Atmospheric Sciences Graduate Students' Distinguished Visiting Lecture 2016
Please join the Department of Atmospheric Sciences for the
2016 Graduate Students'
“El Niño, and the Rise of the Pacific as Global Climate Pacemaker”
About the Lecture:
When Charles Darwin stepped on the Galapagos of the eastern Pacific in 1835, he saw “an arid volcanic soil” and leafless vegetation. Unknown to Darwin is that every few years, rain storms of El Niño transform the islands into a lush landscape. El Niño effects are far-reaching, causing droughts that keep wild fires raging for months in Indonesia and driving the storm track from the Pacific Northwest to California. Prolonged cooling of the tropical Pacific temporarily slowed down global surface warming in the early 21st century while atmospheric carbon dioxide concentration has continued to rise, exceeding 400 ppm for the first time since Homo sapiens walked the Earth. The lecture surveys the scientific advances that transformed our view of the equatorial Pacific from a remote ocean to the great pacemaker of global climate.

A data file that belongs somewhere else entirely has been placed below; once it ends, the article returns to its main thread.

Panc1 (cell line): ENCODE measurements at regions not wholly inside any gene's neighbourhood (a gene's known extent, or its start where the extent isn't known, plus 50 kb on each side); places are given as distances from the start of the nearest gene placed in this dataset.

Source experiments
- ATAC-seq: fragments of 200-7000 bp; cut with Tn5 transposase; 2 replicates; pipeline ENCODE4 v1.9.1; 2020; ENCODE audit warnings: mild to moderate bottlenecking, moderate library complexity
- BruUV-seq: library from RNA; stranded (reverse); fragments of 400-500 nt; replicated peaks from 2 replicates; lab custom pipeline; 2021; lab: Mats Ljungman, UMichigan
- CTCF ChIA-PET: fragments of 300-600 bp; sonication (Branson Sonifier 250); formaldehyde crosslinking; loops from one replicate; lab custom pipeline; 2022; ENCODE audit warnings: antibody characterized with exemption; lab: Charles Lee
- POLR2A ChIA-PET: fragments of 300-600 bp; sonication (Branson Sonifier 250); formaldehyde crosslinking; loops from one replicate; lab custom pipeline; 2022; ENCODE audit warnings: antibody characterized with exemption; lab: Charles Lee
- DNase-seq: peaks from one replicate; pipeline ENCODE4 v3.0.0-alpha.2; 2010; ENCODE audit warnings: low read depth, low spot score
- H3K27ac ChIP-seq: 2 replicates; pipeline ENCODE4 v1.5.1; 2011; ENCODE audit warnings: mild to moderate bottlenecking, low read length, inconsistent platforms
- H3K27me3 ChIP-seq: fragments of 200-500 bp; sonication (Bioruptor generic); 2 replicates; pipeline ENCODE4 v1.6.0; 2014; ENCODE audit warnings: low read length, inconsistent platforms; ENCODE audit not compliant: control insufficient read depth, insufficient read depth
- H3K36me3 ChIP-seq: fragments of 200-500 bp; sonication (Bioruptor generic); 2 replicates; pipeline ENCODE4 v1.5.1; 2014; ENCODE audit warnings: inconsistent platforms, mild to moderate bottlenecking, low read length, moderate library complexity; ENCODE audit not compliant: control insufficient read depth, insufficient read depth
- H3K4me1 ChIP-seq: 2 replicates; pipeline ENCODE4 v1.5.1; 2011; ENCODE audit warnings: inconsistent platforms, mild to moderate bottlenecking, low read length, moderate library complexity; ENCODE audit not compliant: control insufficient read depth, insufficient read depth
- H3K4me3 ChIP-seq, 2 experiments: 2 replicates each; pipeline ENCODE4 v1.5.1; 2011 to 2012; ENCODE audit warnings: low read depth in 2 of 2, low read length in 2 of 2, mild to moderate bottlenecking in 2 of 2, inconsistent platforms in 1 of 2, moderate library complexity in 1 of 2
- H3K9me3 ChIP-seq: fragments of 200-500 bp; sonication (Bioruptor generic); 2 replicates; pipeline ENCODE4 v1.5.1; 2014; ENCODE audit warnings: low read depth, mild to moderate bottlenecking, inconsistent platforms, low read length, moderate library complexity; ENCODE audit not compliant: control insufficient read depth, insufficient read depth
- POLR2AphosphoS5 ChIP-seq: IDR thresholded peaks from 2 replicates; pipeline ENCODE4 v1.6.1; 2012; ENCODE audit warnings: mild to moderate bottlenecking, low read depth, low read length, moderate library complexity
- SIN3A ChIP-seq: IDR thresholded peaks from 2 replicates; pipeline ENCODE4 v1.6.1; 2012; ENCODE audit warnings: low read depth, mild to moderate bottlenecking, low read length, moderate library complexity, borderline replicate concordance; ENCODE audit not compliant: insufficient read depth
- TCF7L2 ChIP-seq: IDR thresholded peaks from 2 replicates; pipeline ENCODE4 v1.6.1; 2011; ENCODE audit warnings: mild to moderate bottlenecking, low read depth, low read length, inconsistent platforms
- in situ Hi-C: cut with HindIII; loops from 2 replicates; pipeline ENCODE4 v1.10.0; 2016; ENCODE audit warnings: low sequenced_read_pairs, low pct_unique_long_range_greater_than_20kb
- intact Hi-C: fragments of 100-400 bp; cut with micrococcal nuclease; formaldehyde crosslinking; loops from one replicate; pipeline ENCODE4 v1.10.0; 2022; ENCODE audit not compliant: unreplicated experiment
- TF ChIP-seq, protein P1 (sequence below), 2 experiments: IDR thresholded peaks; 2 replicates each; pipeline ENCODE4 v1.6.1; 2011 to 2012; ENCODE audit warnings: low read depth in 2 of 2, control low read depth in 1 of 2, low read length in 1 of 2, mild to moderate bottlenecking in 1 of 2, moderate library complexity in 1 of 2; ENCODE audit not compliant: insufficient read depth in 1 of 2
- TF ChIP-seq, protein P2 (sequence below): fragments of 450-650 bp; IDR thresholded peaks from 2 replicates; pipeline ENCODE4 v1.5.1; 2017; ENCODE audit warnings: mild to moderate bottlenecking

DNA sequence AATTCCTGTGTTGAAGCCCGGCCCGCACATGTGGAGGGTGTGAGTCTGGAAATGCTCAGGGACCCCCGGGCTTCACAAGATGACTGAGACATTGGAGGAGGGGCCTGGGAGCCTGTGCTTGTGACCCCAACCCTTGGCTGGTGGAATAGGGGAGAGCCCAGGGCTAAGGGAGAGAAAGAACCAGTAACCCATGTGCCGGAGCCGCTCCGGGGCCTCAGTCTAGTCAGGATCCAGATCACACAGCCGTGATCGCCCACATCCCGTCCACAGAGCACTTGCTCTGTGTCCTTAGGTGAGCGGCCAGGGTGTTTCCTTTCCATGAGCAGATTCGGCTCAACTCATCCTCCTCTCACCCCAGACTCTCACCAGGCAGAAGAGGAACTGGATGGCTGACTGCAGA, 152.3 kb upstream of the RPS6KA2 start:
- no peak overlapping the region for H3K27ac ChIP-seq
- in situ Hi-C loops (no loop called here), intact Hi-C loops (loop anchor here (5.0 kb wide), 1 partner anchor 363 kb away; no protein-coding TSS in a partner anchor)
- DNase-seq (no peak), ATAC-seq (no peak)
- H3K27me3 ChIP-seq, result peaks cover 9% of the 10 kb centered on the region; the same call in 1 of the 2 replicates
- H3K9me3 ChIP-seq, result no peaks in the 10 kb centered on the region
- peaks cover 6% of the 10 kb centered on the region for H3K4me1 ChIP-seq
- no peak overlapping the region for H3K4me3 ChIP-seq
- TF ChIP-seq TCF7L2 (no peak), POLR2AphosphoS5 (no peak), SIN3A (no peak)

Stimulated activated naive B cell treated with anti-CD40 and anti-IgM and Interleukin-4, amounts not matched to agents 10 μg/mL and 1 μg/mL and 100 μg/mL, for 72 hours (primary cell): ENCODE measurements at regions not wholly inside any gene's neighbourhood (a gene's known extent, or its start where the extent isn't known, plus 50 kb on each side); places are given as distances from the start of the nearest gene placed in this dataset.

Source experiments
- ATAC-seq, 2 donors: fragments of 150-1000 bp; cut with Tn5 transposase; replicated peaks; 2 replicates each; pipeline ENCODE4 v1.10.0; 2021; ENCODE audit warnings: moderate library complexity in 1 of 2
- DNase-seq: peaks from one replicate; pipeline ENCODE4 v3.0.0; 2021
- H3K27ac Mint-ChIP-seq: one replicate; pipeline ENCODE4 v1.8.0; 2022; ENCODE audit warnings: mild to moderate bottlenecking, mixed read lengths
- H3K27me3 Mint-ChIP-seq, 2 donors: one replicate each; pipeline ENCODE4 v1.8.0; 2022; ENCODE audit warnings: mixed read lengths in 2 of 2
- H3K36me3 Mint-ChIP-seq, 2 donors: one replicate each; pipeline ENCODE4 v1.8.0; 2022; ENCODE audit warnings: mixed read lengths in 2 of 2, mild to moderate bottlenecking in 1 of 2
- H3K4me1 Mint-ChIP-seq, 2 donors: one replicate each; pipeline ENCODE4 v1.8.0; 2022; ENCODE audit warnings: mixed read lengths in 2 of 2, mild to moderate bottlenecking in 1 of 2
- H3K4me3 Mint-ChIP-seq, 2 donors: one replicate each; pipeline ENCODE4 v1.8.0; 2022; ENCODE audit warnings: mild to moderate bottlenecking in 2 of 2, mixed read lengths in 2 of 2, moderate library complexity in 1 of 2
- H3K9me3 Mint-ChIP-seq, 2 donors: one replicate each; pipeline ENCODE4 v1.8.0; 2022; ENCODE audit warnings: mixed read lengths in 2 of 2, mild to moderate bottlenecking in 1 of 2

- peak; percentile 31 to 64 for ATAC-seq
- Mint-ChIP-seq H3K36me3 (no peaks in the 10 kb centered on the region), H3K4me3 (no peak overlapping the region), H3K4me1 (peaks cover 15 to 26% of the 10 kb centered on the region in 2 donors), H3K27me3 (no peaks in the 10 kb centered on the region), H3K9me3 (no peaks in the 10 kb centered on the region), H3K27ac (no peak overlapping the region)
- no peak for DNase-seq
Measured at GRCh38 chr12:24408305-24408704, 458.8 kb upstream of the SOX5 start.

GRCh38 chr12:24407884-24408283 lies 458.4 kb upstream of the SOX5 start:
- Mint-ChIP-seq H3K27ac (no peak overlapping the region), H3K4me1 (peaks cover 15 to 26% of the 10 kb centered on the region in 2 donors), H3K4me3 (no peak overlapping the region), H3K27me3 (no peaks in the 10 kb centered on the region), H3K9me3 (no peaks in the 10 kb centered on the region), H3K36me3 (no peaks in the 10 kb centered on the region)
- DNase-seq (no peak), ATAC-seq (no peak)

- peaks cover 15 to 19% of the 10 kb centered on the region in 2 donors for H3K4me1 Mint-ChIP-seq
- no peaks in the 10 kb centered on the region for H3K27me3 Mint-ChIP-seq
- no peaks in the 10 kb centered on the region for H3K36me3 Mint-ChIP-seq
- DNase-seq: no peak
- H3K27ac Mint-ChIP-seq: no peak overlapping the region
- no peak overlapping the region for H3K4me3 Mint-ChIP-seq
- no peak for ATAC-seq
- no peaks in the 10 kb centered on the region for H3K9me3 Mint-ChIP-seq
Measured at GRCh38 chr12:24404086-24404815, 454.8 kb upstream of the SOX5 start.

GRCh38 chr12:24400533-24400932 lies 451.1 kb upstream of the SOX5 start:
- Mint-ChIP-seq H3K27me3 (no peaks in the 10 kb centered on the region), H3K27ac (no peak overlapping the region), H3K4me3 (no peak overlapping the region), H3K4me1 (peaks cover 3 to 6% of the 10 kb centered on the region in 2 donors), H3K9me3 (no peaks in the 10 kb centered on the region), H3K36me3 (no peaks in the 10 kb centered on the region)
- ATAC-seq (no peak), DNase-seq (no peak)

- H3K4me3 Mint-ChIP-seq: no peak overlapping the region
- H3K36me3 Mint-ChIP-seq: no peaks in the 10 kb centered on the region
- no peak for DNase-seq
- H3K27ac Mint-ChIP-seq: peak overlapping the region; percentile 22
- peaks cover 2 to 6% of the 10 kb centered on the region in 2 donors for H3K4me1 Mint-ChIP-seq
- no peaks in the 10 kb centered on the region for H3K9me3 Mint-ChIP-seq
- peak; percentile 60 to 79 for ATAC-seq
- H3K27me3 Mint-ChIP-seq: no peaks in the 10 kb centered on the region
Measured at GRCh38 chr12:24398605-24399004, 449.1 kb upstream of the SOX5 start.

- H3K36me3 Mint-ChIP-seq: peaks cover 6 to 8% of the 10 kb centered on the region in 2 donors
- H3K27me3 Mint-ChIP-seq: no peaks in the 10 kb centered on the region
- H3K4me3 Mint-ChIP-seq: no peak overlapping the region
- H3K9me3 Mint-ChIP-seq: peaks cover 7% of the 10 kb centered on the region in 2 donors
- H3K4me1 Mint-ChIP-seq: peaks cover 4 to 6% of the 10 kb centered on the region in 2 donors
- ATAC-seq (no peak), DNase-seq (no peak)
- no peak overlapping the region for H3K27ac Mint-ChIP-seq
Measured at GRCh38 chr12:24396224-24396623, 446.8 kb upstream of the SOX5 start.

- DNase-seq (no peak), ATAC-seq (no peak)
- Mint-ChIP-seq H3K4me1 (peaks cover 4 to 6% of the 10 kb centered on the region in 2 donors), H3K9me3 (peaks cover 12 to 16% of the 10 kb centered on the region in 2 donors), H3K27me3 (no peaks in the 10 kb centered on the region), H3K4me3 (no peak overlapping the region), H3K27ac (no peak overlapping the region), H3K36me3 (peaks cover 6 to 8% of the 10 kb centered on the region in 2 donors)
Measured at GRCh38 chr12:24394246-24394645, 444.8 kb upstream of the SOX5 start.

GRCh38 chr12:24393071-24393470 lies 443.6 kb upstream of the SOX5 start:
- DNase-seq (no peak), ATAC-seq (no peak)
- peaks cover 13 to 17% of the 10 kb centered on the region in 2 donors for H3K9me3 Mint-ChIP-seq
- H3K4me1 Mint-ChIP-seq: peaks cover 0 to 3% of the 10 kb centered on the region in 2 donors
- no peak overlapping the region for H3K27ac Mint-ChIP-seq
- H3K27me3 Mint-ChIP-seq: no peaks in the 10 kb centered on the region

Additional information about the speaker can be found at http://tinyurl.com/GSDVL2016.
Cost: The lecture is free and open to the public, but space is limited. To ensure seating at the lecture, please register online today at http://tinyurl.com/GSDVL2016-RSVP.
This public lecture is sponsored by the Department of Atmospheric Sciences.